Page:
so the metric is a tensor field of some sort. The metric G(x) serves as
a standard of length or distance measure on a manifold, hence its name.

We define the infinitesimal distance between two points x and x + dx ≡
(x^{1}+ dx^{1}, . . . , x^{N} + dx^{N}) by the metric G(x) as

ds^{2}(x) = g_{ij}(x)dx^{i}dx^{j} (95)
(note the use of Einstein’s convention of summation). In affine spaces the
distance is defined as

ds^{2} =^{X}

i

(dx^{i})^{2}, (96)

hence its metric is the identity matrix I at all points of the space.

The manifold MN is thus a generalized space that has a “metric” G defined for the specification of distance between its points. From eq. (95) we can see that the coordinate axes may not be orthogonal, and that different coordinates may not have the same “weight” on the value of “distance”.

But more importantly, because the metric defined on different points are not in general equal, the space of a manifold is “deformed” compared to affine spaces, so the affine spaces spaned by the coordinate axes of two different points on the manifold may have no intersection.

We will now use the entropy to define a metric for the manifolds formed by probability distributions. The Shannon entropy of a p.d.f. is defined as

H(ρ(x|z)) = −

Z

ρ(x|z) ln ρ(x|z)dz, (97)

with continuous p.d.f. this may diverge, that is, it may not have meaning
under certain contexts, hence we use the cross entropy instead. The cross en-
tropy (or Kullback-Leibler information) of two Gaussian distributions ρ(x_{1}|z)
and ρ(x_{2}|z) is

Hc(x1, x2) =

Z

ρ(x1|z) ln ρ(x_{1}|z)

ρ(x_{2}|z)dz. (98)

The J -divergence of the two distributions ρ(x1|z) and ρ(x2|z) is defined as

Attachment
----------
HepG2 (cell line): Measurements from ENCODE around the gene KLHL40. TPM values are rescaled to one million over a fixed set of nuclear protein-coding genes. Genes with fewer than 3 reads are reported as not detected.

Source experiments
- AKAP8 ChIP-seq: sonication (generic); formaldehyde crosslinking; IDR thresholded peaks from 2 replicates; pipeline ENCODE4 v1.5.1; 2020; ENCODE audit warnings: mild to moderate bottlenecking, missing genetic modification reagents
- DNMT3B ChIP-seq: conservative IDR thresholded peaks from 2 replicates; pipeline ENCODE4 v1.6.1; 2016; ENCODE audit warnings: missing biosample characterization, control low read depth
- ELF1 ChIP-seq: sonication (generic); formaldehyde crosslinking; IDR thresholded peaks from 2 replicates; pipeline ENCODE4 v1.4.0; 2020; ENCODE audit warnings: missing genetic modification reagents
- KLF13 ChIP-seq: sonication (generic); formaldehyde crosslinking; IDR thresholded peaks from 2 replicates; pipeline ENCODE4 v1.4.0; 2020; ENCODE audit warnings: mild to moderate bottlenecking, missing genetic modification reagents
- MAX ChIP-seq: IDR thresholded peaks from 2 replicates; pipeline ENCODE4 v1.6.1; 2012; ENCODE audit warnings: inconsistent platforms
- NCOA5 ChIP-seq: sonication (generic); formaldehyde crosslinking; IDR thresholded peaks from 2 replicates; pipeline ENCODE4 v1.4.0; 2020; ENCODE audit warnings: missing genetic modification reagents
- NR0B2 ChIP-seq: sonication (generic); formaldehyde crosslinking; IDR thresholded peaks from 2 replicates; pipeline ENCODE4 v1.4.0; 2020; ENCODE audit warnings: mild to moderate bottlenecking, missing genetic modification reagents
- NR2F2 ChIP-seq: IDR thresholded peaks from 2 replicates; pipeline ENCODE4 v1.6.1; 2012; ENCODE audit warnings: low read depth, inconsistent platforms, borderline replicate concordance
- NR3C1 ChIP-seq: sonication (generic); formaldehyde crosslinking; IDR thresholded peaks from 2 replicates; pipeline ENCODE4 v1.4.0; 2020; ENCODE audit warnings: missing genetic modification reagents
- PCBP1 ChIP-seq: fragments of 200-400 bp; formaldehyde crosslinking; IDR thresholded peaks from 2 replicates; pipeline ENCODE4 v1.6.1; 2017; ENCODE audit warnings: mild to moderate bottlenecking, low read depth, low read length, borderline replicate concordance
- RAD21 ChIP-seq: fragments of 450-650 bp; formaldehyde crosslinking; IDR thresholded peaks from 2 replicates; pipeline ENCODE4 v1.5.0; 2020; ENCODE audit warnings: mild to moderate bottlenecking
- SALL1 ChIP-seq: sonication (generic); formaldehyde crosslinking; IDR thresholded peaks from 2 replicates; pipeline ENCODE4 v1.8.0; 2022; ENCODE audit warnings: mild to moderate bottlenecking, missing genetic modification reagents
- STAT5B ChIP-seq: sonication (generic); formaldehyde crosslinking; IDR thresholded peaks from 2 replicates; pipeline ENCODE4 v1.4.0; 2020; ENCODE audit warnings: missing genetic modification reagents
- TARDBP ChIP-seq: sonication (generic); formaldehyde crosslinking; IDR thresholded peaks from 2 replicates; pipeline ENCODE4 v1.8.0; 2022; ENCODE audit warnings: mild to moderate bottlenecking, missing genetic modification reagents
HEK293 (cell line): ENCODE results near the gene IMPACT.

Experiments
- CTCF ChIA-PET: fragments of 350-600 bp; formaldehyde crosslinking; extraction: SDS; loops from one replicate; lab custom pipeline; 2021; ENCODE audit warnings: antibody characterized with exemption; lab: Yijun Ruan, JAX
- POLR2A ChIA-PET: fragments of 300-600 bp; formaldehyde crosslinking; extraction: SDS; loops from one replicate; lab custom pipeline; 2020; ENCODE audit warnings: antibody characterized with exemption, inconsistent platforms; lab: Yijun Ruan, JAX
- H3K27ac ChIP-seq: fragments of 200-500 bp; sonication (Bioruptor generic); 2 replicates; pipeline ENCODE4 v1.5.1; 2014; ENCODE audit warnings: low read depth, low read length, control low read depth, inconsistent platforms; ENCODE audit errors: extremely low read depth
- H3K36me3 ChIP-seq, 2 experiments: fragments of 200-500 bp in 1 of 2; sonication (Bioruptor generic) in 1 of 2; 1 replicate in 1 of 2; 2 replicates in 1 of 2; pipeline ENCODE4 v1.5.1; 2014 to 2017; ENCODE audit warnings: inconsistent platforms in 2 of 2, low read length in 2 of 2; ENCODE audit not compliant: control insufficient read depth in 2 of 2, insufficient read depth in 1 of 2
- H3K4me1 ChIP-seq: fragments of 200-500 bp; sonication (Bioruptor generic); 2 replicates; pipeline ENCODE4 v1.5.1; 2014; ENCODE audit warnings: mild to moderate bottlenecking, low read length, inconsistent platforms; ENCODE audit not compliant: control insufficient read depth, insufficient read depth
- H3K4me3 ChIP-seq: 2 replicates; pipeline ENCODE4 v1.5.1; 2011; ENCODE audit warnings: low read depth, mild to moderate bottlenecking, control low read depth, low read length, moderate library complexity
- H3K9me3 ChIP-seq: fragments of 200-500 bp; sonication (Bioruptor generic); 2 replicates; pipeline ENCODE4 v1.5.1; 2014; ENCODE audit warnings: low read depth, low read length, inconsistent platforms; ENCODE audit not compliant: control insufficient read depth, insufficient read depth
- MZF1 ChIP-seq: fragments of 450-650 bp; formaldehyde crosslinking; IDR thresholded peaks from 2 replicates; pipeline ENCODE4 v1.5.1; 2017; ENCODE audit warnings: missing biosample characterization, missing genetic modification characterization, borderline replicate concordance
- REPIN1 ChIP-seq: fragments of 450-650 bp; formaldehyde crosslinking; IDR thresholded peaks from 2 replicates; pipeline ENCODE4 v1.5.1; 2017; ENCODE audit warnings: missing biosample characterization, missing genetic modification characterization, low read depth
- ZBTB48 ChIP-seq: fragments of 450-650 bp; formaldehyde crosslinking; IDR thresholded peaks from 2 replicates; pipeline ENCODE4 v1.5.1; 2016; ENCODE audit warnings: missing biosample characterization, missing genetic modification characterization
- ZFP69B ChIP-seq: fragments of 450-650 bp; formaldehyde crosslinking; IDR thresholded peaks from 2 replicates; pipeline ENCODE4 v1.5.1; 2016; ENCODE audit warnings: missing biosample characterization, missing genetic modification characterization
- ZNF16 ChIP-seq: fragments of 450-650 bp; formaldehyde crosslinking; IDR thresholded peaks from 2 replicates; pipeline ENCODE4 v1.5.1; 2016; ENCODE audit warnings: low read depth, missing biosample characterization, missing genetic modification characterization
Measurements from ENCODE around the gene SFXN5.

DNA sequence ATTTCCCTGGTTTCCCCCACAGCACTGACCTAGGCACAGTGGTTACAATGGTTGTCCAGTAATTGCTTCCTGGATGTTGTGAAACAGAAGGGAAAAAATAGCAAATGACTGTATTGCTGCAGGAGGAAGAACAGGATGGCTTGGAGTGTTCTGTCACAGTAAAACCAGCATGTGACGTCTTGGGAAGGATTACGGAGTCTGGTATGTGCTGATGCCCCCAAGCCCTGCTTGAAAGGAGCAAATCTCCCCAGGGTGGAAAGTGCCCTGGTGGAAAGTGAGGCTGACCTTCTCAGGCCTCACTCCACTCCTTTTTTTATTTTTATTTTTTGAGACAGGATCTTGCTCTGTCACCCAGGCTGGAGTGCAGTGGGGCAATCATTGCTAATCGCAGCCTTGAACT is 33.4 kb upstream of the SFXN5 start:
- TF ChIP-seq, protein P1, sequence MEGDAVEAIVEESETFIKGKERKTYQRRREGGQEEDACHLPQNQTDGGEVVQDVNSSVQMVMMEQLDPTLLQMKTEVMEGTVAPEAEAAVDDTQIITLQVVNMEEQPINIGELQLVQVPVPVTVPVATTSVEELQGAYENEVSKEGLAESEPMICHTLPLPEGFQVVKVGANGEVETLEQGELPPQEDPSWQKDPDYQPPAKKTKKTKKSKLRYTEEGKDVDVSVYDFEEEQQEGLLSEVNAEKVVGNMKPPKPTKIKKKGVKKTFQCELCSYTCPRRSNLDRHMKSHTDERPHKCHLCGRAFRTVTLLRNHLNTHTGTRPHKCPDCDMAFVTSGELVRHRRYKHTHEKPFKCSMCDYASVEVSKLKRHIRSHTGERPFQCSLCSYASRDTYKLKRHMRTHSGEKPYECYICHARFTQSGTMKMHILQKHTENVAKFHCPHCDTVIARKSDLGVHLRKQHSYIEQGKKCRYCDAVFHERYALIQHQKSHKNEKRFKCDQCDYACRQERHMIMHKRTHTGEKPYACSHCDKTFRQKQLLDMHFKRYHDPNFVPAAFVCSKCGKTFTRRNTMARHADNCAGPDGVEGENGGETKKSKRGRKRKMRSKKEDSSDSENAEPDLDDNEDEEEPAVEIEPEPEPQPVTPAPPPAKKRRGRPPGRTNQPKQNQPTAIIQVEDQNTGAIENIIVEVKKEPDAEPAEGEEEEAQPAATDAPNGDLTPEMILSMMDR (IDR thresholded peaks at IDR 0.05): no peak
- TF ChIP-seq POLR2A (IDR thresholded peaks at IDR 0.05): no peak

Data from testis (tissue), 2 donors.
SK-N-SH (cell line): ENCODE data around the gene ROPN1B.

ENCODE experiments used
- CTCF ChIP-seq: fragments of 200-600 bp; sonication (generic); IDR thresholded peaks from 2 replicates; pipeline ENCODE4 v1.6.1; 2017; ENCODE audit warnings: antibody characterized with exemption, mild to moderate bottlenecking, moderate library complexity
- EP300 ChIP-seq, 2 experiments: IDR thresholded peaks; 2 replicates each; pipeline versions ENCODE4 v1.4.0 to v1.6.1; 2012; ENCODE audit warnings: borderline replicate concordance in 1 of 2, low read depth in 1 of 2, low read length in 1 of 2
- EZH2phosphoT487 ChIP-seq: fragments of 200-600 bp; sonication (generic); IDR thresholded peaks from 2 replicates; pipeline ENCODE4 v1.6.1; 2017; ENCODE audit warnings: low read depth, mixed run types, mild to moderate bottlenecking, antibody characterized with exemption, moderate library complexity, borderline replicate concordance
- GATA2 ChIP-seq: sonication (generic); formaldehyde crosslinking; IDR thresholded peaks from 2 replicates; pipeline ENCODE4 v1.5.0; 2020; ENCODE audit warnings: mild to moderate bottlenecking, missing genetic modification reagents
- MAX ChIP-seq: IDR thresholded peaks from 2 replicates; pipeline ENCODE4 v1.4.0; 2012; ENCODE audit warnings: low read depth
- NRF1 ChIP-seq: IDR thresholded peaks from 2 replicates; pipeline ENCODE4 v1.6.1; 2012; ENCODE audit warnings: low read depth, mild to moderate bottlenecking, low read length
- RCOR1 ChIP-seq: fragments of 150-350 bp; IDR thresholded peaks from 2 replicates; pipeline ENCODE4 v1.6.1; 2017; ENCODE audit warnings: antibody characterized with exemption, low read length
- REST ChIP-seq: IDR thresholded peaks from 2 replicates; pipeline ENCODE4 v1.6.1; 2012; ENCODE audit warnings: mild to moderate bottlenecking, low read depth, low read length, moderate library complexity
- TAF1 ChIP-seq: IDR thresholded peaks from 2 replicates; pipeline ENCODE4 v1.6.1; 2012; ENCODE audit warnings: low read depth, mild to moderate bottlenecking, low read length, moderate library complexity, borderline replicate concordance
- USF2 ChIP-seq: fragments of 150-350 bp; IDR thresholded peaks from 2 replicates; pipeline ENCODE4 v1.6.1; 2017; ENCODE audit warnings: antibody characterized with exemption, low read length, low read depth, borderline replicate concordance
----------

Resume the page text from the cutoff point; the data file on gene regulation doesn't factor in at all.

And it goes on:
J (x_{1}|x_{2}) = H_{c}(x_{1}, x_{2}) + H_{c}(x_{2}, x_{1}). (99)
We interpret the J -divergence as a sort of “distance” between these two
distributions. If we set x_{1} = x, x_{2} = x + dx ≡ (x^{1}+ dx^{1}, x^{2}+ dx^{2}), then the
infinitesimal distance can be defined as the J -divergence

J (x|x + dx) = ds^{2} = g_{hk}(x)dx^{h}dx^{k}, (100)

where, with the notation ∂_{h} = _{∂x}^{∂}h, we have the metric
ghk(x) = gkh(x) =

Z

ρ(x|z)∂hln ρ(x|z)∂kln ρ(x|z)dz, (101)
which forms a symmetric matrix G. Because the elements g_{hk}(x) are in the
form of the Fisher information (and yields the familiar form when h = k), the
metric G is a Fisher information matrix, we refer to it as the Fisher metric
in this context.

If we express the two parameters of the Gaussian distribution as
x^{1} = µ

σ^{2}, x^{2} = 1

2σ^{2}, (102)

then the Gaussian distribution becomes ρ(x|z) = exp

"

zx^{1}− z^{2}x^{2}− 1
4

(x^{1})^{2}
x^{2} +1

2ln x^{2}−1
2ln π

#

, (103) and the Fisher metric

G ≡ {g_{hk}} = σ^{2} 2µσ^{2}
2µσ^{2} 4µ^{2}σ^{2}+ 2σ^{4}

!

. (104)

4.1.3 Coordinate Transformations

A vector field A(x) in the affine space EN can be specified by its N com-
ponents A^{i}(x), which is the components on some coordinate system x =
{x^{1}, . . . , x^{N}}. If there is another coordinate system x^{0} = {x^{01}, . . . , x^{0N}} for
EN, then the components of A(x) on the new coordinate system can be ex-
pressed as

A^{0j}(x^{0}) = ∂x^{0j}

∂x^{i} A^{i}(x). (105)

We will now extend these concepts to fields defined on manifolds.

In the discussion below, we will be using local coordinate systems that are limited to a certain neighborhood of the manifold. Since manifolds are

“deformed”, there may not be a global coordinate system, but a small enough
locality of the manifold may be considered “flat”. Hence we will define two co-
ordinate systems in the neighborhood of M ∈ M_{N}, and let the coordinates of
M in the two coordinate systems be x = {x^{1}, . . . , x^{N}} and x^{0} = {x^{01}, . . . , x^{0N}}
respectively.

A scalar field F (x) on a manifold maps its points to a real number. Its variance under coordinate transformation is

F^{0}(x^{0}) = F (x), (106)

which is called invariance, since the value of a scalar field on the same point does not change under coordinate transformations.

A contravariant vector field A(x) on a manifold is the extension of normal
vector fields, the variance of its components A^{i}(x) under coordinate trans-
formation is

A^{0j}(x^{0}) = ∂x^{0j}

∂x^{i} A^{i}(x), (107)

which is the same as a normal vector field and is called contravariance.

A covariant vector field A(x) on a manifold with components A_{i}(x) is